“A Fireside Gathering is a Hearthstone community event that is open to anyone to come along and meet other players and play games in a friendly and welcoming environment.” Those are the words of Tom, the founder of Nottingham’s Fireside Gathering.

A former student and graduate of UoN, he now works at The National Videogame Arcade, running The Toast Bar. I asked him a few questions about the event that I and so many others have enjoyed.

What made you want to set the event up?

“I really liked the idea of being able to play in tournaments but there didn’t seem to be anything local I could show up to.”

“I’d been playing Hearthstone since beta and really enjoyed it. The tactical decisions, the collecting shiny things, it’s just a great game. I used to play Magic the Gathering as a kid, but had stopped when I moved to Nottingham as I didn’t know anyone that played. It rekindled the fun of MtG, but with a really very impressive client.

“Super slick and intuitive, in a way that makes Magic Online pale by comparison. I really liked the idea of being able to play in tournaments but I didn’t really know how to go about it, and there didn’t seem to be anything local I could show up to. It wasn’t until I started working at The National Videogame Arcade that I realised I was already in the perfect venue to host one of my own!”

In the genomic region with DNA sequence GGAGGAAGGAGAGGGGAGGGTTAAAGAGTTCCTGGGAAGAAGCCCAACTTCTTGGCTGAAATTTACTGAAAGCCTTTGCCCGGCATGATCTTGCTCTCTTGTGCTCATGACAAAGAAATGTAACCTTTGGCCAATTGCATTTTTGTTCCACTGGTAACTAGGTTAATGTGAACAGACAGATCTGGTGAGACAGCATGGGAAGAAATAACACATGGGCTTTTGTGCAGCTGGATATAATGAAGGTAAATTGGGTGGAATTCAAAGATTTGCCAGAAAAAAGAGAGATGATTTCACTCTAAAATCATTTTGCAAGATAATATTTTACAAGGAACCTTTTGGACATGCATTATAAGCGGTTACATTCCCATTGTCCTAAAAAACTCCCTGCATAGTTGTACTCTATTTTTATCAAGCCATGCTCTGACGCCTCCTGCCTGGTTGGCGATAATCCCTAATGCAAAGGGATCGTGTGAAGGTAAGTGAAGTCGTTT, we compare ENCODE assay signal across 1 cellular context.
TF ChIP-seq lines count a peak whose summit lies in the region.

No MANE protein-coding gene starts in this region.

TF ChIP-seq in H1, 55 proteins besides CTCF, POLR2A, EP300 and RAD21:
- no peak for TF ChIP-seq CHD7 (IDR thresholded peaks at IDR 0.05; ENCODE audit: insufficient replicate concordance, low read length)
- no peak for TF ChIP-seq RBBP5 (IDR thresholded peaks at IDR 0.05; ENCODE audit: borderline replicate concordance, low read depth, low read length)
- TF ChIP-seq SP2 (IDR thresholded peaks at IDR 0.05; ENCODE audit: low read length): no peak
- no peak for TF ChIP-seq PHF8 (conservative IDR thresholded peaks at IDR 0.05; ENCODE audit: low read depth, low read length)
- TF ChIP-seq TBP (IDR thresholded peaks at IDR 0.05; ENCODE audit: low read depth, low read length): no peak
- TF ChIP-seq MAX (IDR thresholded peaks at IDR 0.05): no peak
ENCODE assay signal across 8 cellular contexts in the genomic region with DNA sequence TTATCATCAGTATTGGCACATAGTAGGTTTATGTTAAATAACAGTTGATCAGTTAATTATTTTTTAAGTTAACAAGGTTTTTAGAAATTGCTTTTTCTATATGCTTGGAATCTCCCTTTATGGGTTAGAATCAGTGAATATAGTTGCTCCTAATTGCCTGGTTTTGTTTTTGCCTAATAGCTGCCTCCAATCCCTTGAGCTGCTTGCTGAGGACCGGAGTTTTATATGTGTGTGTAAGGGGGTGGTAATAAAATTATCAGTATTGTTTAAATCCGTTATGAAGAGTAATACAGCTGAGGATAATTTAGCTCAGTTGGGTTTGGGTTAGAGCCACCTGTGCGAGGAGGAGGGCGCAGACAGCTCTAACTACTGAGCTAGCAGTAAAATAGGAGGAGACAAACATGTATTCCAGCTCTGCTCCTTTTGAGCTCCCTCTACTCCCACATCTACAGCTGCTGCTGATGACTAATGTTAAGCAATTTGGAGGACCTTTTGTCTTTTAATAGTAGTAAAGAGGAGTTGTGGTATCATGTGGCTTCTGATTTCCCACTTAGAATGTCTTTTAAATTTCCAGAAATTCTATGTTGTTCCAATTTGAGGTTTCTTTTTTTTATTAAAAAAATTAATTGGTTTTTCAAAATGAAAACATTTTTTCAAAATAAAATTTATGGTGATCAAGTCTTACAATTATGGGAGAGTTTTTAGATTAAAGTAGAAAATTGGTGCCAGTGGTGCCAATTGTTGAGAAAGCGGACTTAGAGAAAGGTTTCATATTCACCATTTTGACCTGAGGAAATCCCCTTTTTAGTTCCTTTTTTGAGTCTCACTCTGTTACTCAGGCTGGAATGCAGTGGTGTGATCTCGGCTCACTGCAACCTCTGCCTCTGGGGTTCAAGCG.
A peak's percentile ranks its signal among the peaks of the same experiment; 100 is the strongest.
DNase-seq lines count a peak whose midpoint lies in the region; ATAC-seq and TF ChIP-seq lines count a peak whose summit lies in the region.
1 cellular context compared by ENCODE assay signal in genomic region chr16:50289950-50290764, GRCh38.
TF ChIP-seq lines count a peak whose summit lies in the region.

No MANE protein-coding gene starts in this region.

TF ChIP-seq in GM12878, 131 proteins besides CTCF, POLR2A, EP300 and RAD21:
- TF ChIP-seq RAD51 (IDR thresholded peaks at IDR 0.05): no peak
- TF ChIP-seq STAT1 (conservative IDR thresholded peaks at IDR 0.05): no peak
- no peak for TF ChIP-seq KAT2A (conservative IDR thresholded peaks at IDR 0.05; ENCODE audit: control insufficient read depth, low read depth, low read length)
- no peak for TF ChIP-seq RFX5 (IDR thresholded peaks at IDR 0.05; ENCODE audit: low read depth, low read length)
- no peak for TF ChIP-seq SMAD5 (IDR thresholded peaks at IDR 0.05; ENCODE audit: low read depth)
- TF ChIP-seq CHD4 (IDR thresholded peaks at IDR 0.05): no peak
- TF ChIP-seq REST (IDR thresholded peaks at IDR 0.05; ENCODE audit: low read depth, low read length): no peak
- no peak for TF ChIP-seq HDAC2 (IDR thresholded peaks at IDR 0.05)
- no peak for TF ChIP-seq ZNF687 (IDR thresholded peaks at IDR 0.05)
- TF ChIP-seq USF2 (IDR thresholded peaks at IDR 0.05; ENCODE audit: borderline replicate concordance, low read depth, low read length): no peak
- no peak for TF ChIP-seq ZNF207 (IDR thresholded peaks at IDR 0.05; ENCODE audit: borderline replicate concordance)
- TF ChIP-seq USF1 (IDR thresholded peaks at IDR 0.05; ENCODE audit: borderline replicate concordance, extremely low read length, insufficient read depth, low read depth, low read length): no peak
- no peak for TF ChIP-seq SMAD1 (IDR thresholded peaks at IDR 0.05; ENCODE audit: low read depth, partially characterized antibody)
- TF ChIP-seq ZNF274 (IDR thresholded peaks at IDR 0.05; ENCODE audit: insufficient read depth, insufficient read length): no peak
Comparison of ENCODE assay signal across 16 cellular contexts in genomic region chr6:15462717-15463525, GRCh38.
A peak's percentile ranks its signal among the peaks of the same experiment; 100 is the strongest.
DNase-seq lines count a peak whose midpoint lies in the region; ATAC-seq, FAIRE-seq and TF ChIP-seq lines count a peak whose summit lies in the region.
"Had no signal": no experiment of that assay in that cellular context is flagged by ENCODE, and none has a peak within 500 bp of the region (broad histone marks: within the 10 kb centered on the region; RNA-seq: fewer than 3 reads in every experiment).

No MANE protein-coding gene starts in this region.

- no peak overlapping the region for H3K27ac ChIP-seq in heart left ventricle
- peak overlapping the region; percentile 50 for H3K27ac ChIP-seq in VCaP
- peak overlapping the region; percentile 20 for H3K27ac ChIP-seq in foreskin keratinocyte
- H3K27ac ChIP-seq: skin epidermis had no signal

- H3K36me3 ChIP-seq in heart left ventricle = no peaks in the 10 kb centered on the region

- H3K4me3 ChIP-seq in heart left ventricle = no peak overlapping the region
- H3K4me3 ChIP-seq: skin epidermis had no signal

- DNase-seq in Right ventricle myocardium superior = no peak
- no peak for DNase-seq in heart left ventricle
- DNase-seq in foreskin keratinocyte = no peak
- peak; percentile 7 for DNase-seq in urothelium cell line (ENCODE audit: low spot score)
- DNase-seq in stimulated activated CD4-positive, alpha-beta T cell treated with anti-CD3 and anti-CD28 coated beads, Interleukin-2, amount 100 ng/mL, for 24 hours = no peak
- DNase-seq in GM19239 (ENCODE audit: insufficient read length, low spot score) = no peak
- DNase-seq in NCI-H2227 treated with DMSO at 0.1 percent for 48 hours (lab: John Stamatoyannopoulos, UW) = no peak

How did you go about organising it?

“We didn’t run a tournament at first, it was just a casual meet-up. I had the venue sorted already of course, so aside from that it was just a matter of promoting it. Facebook is the key one, as there are a few Hearthstone groups like Hearthstone UK that are great for promoting your event, and it is also definitely worth submitting the event on Blizzard’s own site battle.net, where they keep a listing of upcoming events people can search.